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Sudan economic slump blamed for increase in Darfur tribal tensions: report

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January 30, 2014 (KHARTOUM) - Sudan’s economic slump over the past two years has led to an increase in inter-communal conflict and banditry in the western Darfur region, as competition over resources and minerals intensified, according to the UN secretary-general’s latest quarterly report to the UN Security Council(UNSC).

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Peacekeepers from the hybrid African Union-United Nations operation in Darfur (UNAMID) patrol the damaged and empty Labado village in South Darfur on 10 December 2013 (Photo: Reuters/Mohamed Nureldin Abdallah)

The report, which looked at the role of the African Union-United Nations Hybrid Operation in Darfur (UNAMID) during the October to December 2013 period, said resource-based conflict between communities, supported by tribal militias, remains a major source of insecurity and displacement for the civilian population, particularly in Central and Southern Darfur.

“Intermittent clashes between government and armed movement forces, resource-based inter-communal fighting and widespread banditry continued to place civilians at serious risk of physical violence”, the report, which was presented to the UNSC earlier this month, said.

Competition over access to arable land, as well as lucrative minerals and hydrocarbons, including gold and oil, was also contributing to increased tensions between communities, as well as delays in salary payments to paramilitary forces.

This has led to members seeking to exploit alternative sources of revenue to sustain their livelihoods and had eroded the authorities’ control over the forces, the report found.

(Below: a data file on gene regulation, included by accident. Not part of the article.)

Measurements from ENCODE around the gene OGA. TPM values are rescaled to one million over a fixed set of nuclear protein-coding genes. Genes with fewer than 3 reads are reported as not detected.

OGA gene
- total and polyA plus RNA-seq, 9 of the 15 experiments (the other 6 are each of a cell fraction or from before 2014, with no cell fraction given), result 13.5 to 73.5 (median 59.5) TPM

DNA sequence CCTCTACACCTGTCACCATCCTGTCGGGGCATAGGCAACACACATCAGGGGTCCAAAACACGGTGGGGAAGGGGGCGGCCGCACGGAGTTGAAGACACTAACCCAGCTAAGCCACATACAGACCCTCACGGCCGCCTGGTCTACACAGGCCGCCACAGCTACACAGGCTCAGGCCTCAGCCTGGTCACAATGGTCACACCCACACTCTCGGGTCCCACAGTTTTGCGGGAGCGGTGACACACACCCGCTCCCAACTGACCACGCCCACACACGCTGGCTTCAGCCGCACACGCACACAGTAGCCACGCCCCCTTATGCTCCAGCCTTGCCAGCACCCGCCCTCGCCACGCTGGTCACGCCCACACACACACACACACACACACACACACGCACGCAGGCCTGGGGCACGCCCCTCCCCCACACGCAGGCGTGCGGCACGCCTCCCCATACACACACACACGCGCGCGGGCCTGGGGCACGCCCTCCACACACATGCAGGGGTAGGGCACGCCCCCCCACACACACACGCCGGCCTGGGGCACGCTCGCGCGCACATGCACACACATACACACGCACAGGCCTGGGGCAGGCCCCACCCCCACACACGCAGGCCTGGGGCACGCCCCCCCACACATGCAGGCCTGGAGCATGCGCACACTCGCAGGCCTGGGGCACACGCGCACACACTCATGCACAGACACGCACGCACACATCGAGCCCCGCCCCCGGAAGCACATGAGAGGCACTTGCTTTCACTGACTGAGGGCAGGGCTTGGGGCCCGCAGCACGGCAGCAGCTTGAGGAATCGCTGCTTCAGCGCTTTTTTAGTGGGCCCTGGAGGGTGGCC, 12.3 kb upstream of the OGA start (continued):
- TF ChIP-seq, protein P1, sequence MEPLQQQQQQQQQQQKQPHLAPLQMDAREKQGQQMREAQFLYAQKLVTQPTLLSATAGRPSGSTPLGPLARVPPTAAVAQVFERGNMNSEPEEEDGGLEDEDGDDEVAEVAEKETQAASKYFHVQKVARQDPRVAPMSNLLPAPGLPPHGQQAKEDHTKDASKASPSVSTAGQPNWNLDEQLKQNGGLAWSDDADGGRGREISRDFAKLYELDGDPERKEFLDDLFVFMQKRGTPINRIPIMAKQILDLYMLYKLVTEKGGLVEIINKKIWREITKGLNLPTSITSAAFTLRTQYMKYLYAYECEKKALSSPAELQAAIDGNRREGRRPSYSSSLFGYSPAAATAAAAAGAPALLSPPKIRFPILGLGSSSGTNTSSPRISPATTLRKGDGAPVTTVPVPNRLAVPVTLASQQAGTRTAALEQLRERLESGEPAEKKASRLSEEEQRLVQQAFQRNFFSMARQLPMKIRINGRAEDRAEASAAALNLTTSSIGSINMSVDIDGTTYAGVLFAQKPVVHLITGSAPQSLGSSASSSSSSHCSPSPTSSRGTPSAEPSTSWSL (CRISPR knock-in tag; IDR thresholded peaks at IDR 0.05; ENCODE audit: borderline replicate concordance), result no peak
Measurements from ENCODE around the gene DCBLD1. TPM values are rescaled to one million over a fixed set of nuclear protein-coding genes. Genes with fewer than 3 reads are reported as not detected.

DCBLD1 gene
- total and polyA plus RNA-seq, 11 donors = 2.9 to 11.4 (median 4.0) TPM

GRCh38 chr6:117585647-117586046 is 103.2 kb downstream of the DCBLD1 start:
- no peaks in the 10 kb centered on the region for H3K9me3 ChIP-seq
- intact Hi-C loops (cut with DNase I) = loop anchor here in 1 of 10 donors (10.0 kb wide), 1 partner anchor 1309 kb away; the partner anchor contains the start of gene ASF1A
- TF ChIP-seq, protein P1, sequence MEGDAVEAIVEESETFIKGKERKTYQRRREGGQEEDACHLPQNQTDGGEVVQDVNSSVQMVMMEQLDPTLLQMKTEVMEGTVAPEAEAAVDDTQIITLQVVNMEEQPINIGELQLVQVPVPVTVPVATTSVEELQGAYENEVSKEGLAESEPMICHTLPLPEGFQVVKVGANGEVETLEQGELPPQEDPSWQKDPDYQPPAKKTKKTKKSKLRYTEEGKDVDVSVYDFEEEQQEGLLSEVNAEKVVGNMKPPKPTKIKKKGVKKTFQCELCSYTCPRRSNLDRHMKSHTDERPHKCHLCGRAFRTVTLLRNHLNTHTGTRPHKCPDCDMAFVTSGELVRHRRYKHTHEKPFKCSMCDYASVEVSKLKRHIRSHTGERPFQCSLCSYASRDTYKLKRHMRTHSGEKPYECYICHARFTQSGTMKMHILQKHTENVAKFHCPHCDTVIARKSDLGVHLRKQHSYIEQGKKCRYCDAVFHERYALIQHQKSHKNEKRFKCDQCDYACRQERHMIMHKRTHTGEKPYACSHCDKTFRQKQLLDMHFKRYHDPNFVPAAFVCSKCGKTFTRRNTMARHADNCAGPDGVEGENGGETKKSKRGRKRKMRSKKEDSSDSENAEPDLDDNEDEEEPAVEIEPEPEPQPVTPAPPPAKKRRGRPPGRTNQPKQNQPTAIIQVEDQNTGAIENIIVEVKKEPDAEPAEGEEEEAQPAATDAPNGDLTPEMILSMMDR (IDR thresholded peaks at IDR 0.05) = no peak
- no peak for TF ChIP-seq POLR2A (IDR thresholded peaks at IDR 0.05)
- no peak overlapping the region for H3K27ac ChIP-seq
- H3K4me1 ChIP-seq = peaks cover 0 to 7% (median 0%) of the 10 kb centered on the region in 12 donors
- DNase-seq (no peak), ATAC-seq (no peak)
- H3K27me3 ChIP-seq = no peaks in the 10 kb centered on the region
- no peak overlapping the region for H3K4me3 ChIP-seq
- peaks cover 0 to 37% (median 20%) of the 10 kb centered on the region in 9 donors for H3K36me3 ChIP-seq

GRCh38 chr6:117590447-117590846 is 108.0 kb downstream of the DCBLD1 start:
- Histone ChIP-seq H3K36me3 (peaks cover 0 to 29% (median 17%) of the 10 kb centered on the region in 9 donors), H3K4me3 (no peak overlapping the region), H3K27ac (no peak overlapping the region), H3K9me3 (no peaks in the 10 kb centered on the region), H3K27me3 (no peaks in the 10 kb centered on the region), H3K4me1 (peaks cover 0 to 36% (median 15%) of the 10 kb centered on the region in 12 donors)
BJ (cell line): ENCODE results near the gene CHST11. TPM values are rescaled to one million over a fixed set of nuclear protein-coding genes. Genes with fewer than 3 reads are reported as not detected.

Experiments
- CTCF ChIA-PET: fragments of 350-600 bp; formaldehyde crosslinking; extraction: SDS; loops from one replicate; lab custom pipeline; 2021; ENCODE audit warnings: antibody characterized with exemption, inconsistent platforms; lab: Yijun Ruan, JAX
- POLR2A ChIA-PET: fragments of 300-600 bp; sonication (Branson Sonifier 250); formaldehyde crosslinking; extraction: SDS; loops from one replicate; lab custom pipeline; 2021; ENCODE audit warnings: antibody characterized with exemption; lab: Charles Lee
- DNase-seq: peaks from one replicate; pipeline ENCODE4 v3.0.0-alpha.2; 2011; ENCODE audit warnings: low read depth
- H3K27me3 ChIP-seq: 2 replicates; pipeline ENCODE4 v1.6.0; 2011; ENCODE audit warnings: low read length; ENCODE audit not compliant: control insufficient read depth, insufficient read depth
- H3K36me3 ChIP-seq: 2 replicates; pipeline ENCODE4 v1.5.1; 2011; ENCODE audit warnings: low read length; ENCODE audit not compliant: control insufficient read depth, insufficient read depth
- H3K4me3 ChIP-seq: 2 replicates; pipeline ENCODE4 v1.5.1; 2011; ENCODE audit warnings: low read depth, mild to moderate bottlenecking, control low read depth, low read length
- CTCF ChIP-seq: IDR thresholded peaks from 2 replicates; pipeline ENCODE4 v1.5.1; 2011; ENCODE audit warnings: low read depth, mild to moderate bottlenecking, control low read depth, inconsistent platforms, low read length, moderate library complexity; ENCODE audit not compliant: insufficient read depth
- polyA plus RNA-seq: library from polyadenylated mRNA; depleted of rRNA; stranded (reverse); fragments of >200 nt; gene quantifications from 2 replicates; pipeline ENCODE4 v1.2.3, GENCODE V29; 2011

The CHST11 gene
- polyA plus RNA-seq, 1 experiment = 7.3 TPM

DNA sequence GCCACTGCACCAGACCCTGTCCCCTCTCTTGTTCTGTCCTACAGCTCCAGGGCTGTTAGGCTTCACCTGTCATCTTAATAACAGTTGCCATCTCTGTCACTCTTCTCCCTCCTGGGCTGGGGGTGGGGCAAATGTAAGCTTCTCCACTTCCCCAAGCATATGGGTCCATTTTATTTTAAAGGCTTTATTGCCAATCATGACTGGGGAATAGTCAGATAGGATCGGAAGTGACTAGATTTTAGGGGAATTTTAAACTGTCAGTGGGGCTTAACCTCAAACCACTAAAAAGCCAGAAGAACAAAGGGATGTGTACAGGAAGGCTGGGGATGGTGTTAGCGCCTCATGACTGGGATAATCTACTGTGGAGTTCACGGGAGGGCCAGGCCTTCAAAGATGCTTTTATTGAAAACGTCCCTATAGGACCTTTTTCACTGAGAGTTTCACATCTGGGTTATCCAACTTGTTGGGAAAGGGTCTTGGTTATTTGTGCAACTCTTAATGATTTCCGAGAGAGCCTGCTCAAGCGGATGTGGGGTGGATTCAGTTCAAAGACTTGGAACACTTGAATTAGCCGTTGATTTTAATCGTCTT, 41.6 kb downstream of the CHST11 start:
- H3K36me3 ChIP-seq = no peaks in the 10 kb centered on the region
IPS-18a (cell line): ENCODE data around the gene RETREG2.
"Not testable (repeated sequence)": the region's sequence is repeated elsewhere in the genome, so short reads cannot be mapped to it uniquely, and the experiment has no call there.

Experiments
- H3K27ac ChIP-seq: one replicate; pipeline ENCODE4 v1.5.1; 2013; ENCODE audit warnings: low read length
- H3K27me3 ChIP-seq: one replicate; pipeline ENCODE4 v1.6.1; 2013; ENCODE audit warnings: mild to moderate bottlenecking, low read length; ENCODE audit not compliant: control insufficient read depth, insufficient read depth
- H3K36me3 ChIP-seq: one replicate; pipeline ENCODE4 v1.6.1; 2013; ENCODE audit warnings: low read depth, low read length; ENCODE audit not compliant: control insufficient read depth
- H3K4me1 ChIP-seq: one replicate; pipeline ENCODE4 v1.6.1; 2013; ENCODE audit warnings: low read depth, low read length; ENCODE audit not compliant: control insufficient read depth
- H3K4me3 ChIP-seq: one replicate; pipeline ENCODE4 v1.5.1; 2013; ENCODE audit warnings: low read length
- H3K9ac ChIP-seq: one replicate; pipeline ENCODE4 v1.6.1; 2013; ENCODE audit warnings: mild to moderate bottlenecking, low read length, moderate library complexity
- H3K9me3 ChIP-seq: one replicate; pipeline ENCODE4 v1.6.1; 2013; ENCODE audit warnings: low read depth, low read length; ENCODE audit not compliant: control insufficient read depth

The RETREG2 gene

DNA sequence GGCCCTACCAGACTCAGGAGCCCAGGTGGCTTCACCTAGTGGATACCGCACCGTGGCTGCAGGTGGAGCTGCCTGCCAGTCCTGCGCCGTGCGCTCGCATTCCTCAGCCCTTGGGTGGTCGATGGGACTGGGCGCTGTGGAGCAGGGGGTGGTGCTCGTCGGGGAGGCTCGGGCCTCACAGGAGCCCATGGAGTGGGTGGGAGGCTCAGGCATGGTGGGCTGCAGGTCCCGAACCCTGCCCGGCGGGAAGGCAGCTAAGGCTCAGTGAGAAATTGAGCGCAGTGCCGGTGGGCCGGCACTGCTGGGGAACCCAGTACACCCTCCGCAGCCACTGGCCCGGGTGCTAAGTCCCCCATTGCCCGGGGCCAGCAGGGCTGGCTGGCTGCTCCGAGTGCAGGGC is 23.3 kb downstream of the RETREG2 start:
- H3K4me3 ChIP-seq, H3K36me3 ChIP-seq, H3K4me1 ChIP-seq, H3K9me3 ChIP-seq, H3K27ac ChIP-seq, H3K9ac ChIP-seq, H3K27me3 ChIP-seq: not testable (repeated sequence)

Inter-communal violence in the region also has its roots in pre-existing factors such as weak rule of law, absence of state administrations in rural areas and traditional conflict resolution mechanisms, as well as the prevalence of arms and armed groups and limited opportunities for young people.

Fighting between tribal groups over land access, natural resources and community rivalries has continued to spark retaliatory attacks and has displaced thousands of people last year.

Seven UNAMID peacekeepers were killed in Darfur between October and December, bringing the death toll in 2013 to 16.

According to the report, threats to the safety and security of UNAMID and humanitarian personnel, particularly to armed attacks, carjackings and robberies remains a serious concern.

The report also noted an escalation in clashes between government troops and armed movements across the region.

In one particularly disturbing incident on 29 November, a Sudanese military aircraft conducting surveillance on rebel movements in Northern Darfur fired on a convoy of civilian vehicles, killing 10 displaced people, including two women and a child.

CONFLICT RESOLUTION

In light of ongoing tribal tensions, UNAMID has stepped up its efforts to support community-level conflict resolution. The agency has also conducted a number of conferences across Darfur aimed at addressing the root causes of inter-communal conflict.

Recommendations made by conference participants included more resources for traditional mediators and reconciliation efforts, strengthening the rule of law, boosting the involvement of women in reconciliation processes, and the establishment of a mechanism to monitor potential breaches of local ceasefire agreements, and have been presented to relevant authorities for consideration.

The report also acknowledged that progress on the implementation of the majority of the provisions of the Doha Document for Peace (DDPD) has continued to lag far behind the implementation timeline.

There are also concerns that to date, none of the $1 billion pledged at a donor conference in April 2013 has been delivered.

(ST)

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